“Pond Scum,” by Kathryn Schulz. The New Yorker, 10/19/2015.
Agggg! Pond scum? A hatchet job on my transformational author, Henry David Thoreau (whose name was really “David Henry Thoreau”)? He was, Schulz says, “self-obsessed: narcissistic, fanatical about self-control, adamant that he required nothing beyond himself to understand and thrive in the world.” She methodically backs this up with many quotes from Walden and his other writings.
Whatever. Of course, she is right, as we always knew deep down, but she is like a stranger pointing out that our cherished garage-sale find is ugly and has an unnoticed crack that makes it worthless. Through clenched teeth, we say, “Yeah, yeah, you’re right.”
I was first introduced to Thoreau’s Walden in a required English Lit course at Penn State, taught by a young female graduate student. She was the lowest rung of the staff ladder, but our class was composed of hopeless science and engineering majors not worth wasting the time of a full professor. She saw literature as one of life’s deserts and her enthusiasm transmitted easily to us. I don’t remember her name, but one warm spring day, she spontaneously took our class outside and continued on the grass under a tree. That’s the kind of teacher she was.
Our textbook was an anthology of writings, and the short excerpt from Walden immediately hit home. I knew I had found my life’s inspiration. I quickly bought a paperback of Walden that also contained Civil Disobedience. I even went to the university library to read portions of his extensive journal. I never told her any of this, but I should have. Even teachers need inspiration.
I knew Thoreau was over-the-top and it would be easy to find inconsistencies and just plain wrongheadedness in both his life and writings, but that is what I loved about him. As E. B. White said, Thoreau “rides into a subject at top speed, shooting in all directions.”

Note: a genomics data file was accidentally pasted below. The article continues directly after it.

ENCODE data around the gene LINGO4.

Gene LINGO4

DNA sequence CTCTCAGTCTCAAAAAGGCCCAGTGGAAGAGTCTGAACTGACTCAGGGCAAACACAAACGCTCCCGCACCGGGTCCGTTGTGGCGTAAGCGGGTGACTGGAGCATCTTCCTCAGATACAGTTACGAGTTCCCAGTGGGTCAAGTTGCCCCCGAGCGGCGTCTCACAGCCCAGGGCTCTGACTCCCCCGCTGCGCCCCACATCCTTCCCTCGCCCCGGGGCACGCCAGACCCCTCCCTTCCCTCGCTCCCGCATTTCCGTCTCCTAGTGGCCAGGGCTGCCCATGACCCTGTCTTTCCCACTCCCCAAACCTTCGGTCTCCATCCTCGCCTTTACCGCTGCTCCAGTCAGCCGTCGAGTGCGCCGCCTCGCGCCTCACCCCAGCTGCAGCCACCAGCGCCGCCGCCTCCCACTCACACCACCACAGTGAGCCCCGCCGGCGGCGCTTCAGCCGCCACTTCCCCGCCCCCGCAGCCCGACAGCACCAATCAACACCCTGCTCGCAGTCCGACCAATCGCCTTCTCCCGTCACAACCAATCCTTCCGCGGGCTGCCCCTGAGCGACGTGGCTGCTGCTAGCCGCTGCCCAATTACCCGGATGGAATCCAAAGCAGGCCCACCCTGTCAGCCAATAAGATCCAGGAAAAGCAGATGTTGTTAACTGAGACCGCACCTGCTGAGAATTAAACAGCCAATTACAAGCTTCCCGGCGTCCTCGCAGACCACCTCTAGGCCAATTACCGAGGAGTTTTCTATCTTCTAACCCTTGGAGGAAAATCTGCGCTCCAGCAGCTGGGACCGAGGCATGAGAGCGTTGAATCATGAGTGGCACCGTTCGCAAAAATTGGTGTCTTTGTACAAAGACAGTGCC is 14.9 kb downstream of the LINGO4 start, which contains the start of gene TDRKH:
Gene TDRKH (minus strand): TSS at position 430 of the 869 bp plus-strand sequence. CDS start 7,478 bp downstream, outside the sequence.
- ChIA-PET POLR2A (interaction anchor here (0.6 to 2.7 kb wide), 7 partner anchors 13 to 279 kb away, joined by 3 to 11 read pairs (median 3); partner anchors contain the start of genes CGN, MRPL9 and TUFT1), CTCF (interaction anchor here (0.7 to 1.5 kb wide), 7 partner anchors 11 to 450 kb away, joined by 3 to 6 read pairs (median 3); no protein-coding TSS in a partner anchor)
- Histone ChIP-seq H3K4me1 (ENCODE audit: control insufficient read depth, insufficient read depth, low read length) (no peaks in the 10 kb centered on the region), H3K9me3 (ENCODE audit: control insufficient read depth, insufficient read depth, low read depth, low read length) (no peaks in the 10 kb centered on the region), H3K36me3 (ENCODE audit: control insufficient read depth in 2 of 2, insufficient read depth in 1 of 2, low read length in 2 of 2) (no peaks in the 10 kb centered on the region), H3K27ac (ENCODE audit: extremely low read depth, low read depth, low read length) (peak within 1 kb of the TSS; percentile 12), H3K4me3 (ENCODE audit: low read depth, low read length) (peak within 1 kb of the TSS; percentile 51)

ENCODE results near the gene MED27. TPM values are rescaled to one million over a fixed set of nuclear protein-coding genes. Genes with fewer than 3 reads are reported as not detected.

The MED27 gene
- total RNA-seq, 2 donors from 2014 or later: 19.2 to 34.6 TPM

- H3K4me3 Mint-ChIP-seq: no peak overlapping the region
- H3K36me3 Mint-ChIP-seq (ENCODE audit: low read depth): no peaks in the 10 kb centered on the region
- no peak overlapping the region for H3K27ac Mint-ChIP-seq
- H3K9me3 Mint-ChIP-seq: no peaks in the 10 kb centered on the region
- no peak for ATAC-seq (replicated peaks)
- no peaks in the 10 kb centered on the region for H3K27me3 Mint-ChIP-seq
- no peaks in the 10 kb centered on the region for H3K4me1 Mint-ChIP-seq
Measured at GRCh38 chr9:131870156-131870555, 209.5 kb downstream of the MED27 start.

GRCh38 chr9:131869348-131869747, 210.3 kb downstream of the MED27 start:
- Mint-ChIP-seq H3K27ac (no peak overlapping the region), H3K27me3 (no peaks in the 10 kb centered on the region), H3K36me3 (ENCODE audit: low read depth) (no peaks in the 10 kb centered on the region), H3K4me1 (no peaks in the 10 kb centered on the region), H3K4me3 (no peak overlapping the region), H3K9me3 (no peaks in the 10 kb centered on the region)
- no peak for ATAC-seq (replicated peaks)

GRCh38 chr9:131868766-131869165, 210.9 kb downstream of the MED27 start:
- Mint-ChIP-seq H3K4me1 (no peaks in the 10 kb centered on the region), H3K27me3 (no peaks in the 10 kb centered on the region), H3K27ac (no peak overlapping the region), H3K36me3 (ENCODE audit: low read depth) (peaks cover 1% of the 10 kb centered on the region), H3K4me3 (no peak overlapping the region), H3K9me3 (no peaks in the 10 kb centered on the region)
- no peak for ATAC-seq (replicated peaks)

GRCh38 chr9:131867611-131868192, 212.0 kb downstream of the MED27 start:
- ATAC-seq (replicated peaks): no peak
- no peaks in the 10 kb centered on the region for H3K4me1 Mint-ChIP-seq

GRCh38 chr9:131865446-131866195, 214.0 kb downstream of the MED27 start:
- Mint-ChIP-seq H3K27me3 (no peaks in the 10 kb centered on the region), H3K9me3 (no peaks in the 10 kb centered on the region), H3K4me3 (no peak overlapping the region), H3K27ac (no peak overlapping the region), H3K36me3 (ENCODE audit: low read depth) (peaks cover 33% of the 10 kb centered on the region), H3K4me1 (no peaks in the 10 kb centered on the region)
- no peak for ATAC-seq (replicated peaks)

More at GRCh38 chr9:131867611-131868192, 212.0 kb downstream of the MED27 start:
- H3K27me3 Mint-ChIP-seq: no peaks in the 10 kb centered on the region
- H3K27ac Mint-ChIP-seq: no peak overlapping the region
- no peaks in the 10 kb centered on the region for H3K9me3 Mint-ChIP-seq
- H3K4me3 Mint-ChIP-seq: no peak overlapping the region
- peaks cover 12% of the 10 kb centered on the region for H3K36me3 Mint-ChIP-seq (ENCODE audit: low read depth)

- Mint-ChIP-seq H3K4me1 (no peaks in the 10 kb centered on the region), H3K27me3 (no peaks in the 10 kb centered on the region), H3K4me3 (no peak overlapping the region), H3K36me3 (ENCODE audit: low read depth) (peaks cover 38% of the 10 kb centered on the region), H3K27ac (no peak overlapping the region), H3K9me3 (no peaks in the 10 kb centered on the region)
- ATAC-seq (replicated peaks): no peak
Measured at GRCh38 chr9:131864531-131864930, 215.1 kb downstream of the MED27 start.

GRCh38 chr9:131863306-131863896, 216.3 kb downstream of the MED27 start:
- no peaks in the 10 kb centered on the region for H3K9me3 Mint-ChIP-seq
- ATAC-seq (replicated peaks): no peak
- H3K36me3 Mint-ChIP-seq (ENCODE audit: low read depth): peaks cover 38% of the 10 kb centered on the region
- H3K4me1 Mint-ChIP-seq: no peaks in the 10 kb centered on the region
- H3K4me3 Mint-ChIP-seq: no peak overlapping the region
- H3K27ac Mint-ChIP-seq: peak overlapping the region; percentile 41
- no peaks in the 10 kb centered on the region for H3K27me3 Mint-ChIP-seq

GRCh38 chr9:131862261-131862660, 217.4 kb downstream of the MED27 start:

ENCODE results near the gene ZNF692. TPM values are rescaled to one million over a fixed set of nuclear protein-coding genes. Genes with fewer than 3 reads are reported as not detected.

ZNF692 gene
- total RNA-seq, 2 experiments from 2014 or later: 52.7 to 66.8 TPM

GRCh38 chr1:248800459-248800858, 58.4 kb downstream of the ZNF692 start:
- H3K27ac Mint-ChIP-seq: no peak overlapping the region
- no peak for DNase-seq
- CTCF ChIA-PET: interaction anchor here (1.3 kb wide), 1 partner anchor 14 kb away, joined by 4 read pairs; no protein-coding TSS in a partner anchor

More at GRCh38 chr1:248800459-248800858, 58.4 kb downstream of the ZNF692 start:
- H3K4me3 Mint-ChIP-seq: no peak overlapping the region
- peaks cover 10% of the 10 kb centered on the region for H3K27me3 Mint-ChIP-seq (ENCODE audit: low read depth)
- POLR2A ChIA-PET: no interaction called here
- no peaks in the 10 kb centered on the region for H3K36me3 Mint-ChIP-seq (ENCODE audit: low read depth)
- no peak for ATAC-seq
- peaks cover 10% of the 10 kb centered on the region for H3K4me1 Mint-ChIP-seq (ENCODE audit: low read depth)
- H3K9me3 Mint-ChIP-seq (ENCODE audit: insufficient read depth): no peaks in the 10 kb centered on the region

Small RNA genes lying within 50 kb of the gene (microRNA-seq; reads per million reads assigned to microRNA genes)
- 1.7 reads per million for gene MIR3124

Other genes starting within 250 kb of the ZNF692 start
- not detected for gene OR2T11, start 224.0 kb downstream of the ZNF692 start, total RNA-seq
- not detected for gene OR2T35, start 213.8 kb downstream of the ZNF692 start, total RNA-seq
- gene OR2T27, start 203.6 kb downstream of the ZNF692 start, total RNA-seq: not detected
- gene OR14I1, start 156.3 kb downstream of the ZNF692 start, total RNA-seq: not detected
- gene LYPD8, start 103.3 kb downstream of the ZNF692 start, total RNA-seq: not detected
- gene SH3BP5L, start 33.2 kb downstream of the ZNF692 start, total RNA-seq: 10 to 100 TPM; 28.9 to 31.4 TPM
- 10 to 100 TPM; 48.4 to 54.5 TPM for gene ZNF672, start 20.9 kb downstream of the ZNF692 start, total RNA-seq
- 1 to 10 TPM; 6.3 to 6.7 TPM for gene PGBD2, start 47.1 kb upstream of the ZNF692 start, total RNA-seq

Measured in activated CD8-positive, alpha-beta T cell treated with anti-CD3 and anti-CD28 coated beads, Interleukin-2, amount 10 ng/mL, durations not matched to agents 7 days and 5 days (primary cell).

Jokes also wildly exaggerate but still contain a kernel of truth. They entertain and sensitize us at the same time, and that is what Walden did for me. And this was in 1955, before Thoreau was appropriated by the hippy culture in the mid-1960s.
After a thorough tear-down of Thoreau, Schulz rhetorically asks why we continue to cherish Walden and follows with exactly the right answer:
We read him early. Walden is a staple of the high school curriculum, and you could scarcely write a book more appealing to teenagers: Thoreau endorses rebellion against societal norms, champions idleness over work, and gives readers permission to ignore their elders. . . . Walden is also fundamentally adolescent in tone: Thoreau shares the [teenager’s] conviction . . . that everyone else’s certainties are wrong while one’s own are unassailable.
Technically, I was out of my teens, but measured by maturation I was still back there, and all of Thoreau’s pronouncements sure resonated with me, logical or not. I learned that it is okay to see life differently than the unquestioned society of the 1950s I grew up in.